ASID Thought Leaders See Demand for Interior Design

05/07/2019 By American Society of Interior Designers (ASID)

As part of the 2019 ASID Outlook and State of Interior Design report, the Society examined perspectives from current industry thought leaders. Despite differences in background, specialty and practice size, there’s an agreement among the featured thought leaders that interior design is experiencing a resurgence in demand due to the ongoing shift toward occupant-centered, supportive and performative spaces. Here are a handful of their insights:

Elizabeth von Lehe, Allied ASID, design and brand strategy principal, HDR: “Interior design itself has an immense opportunity to be a differentiator. The market is shifting, and we win over our competition because we are talking about the human experience. The focus is on design happening on a human scale, versus the traditional approach in those types of projects, which is architecture. The tastes of clients are changing, and that’s a really positive thing.”

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Kay Sargent, ASID, CID, LEED AP, MCR.w, WELL AP, senior principal, Director of WorkPlace, HOK: “I want the conversation to be about creating spaces that are diverse and inclusive for everyone — people with different physical abilities, neurological diversities, different gender and ethnic groups, or different types of orientations. We need to create spaces that allow everybody to be welcome and to find the right experience and setting for themselves.”

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Drew McGukin, Allied ASID, Principal, owner, Drew McGukin Interiors: “As an interior designer, I think our role has become less about being the one who gets everything or finds the right stuff, and it’s really become more about being a creative director and to be willing to operate with your client’s point of view. A lot of what our firm focuses on is using that to our advantage rather than resisting that change.”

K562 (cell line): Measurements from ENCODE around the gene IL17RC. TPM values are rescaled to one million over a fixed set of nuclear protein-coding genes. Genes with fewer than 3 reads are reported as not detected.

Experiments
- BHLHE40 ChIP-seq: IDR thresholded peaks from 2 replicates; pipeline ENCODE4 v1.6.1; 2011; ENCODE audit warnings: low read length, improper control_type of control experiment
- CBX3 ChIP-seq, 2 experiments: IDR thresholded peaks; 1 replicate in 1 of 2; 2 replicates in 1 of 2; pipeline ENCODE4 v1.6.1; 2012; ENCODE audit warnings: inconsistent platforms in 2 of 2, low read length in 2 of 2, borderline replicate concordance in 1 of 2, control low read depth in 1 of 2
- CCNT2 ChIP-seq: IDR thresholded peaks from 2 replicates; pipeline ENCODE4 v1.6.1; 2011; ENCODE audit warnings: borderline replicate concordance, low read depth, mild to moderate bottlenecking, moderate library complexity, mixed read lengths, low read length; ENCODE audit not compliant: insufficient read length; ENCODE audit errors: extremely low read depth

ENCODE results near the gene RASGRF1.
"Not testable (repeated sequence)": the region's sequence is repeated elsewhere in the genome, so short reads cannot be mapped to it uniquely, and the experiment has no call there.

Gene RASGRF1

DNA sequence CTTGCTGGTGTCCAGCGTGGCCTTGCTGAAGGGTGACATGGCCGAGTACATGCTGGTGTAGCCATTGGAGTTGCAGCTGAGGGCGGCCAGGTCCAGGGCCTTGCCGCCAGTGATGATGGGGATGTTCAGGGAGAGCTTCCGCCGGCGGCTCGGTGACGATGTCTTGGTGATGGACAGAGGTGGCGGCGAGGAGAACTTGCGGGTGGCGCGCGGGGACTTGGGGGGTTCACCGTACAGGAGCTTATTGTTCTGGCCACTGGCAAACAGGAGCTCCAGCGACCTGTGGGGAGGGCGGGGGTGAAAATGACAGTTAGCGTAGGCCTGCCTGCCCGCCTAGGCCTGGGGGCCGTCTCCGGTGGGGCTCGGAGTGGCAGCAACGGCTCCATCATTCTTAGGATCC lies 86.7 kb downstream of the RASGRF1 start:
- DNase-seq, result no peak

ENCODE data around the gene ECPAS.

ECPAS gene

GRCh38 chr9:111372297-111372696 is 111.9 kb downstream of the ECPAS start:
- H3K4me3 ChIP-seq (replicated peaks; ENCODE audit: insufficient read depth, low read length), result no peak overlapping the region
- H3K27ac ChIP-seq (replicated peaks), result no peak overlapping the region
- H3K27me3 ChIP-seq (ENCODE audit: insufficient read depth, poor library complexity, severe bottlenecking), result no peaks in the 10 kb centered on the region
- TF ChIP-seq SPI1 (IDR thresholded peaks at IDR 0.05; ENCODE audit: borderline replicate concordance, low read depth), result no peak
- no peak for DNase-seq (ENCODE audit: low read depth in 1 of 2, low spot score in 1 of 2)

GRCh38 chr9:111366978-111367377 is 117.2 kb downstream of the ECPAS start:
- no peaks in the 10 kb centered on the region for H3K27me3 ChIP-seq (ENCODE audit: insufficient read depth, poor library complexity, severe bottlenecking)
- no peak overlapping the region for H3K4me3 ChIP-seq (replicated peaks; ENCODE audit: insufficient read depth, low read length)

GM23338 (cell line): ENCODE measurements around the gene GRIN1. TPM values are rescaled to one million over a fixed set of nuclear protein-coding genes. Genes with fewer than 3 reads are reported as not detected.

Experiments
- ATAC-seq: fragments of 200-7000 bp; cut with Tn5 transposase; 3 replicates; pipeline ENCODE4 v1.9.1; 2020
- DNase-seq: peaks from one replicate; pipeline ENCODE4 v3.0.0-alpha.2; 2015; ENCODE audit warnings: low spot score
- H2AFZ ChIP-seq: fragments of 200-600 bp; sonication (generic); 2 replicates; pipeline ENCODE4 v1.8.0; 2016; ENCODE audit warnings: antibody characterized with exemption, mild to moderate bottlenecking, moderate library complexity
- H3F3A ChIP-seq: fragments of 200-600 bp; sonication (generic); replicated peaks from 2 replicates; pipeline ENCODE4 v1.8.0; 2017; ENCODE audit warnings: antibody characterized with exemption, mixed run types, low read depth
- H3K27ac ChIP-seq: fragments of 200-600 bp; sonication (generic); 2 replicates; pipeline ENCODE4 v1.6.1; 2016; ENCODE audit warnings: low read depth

Leigh Stringer, LEED AP, Workplace Strategy, principal, EYP Architecture & Engineering: “We are all getting more sophisticated about health and well-being and staying on top of research, because we have to. Clients aren’t necessarily taking our word at face value. They are really digging in and asking, ‘When you say something is psychologically beneficial, where is your research to back that up?’ — which is good news. Our industry is having to step up and continue to prove itself.”

Suzanne Nicholson, ASID, principal and strategist, Meyer; executive director of partner engagement and operations, ONE Global Design: “I think it’s too early to tell how things will develop beyond this year. But, I think our industry continues to be recognized as a necessary influencer to most businesses, whether it’s retail, hospitality, education or if it’s living. Design, where it used to be ‘nice’ to be included, is recognized as it ‘has’ to be involved. You have to consider and incorporate design in office space, in healthcare, in all facets of the built environment. Design must be considered in every aspect of every business, whether it’s from a wellness factor, aesthetic factor, efficiency or whether it’s from an attraction factor. While I think things in business and the world may change, there will continue to be the need for design. How we deliver it might be different, the process we take might be different, the outcomes may be different, but I think it’s still going to be a very vital part of businesses.”

The full 2019 ASID Outlook and State of Interior Design report (bit.ly/2ULCbAn) is available for download. ASID members may download the 2019 Outlook and State of Interior Design report free of charge, and non-members may purchase the report for $249.95.

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